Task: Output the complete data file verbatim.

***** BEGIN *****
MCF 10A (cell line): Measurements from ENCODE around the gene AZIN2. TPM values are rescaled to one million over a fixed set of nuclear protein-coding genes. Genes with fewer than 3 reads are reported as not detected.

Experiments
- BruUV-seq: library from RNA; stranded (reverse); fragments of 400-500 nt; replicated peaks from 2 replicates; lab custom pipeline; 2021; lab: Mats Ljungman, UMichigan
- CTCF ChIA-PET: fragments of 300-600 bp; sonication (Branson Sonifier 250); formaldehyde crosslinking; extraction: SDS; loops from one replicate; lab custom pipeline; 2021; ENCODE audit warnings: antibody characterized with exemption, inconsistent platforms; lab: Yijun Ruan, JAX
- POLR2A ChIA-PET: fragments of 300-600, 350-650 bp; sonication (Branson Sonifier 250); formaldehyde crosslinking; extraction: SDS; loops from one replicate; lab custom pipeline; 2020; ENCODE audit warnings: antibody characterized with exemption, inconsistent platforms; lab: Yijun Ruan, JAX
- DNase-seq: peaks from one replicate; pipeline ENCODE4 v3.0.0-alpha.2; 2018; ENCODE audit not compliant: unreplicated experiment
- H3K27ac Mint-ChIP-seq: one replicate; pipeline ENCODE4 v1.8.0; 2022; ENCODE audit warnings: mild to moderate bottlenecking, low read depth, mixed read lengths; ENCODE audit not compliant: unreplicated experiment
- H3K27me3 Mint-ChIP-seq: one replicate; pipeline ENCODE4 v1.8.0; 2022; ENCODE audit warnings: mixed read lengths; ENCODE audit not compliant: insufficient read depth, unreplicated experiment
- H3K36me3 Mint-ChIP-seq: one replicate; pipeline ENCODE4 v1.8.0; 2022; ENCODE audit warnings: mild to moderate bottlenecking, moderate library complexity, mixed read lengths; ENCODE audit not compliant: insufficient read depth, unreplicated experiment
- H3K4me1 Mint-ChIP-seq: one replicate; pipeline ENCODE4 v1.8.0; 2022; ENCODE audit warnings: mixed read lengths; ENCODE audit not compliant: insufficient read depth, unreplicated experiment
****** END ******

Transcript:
MCF 10A (cell line): Measurements from ENCODE around the gene AZIN2. TPM values are rescaled to one million over a fixed set of nuclear protein-coding genes. Genes with fewer than 3 reads are reported as not detected.

Experiments
- BruUV-seq: library from RNA; stranded (reverse); fragments of 400-500 nt; replicated peaks from 2 replicates; lab custom pipeline; 2021; lab: Mats Ljungman, UMichigan
- CTCF ChIA-PET: fragments of 300-600 bp; sonication (Branson Sonifier 250); formaldehyde crosslinking; extraction: SDS; loops from one replicate; lab custom pipeline; 2021; ENCODE audit warnings: antibody characterized with exemption, inconsistent platforms; lab: Yijun Ruan, JAX
- POLR2A ChIA-PET: fragments of 300-600, 350-650 bp; sonication (Branson Sonifier 250); formaldehyde crosslinking; extraction: SDS; loops from one replicate; lab custom pipeline; 2020; ENCODE audit warnings: antibody characterized with exemption, inconsistent platforms; lab: Yijun Ruan, JAX
- DNase-seq: peaks from one replicate; pipeline ENCODE4 v3.0.0-alpha.2; 2018; ENCODE audit not compliant: unreplicated experiment
- H3K27ac Mint-ChIP-seq: one replicate; pipeline ENCODE4 v1.8.0; 2022; ENCODE audit warnings: mild to moderate bottlenecking, low read depth, mixed read lengths; ENCODE audit not compliant: unreplicated experiment
- H3K27me3 Mint-ChIP-seq: one replicate; pipeline ENCODE4 v1.8.0; 2022; ENCODE audit warnings: mixed read lengths; ENCODE audit not compliant: insufficient read depth, unreplicated experiment
- H3K36me3 Mint-ChIP-seq: one replicate; pipeline ENCODE4 v1.8.0; 2022; ENCODE audit warnings: mild to moderate bottlenecking, moderate library complexity, mixed read lengths; ENCODE audit not compliant: insufficient read depth, unreplicated experiment
- H3K4me1 Mint-ChIP-seq: one replicate; pipeline ENCODE4 v1.8.0; 2022; ENCODE audit warnings: mixed read lengths; ENCODE audit not compliant: insufficient read depth, unreplicated experiment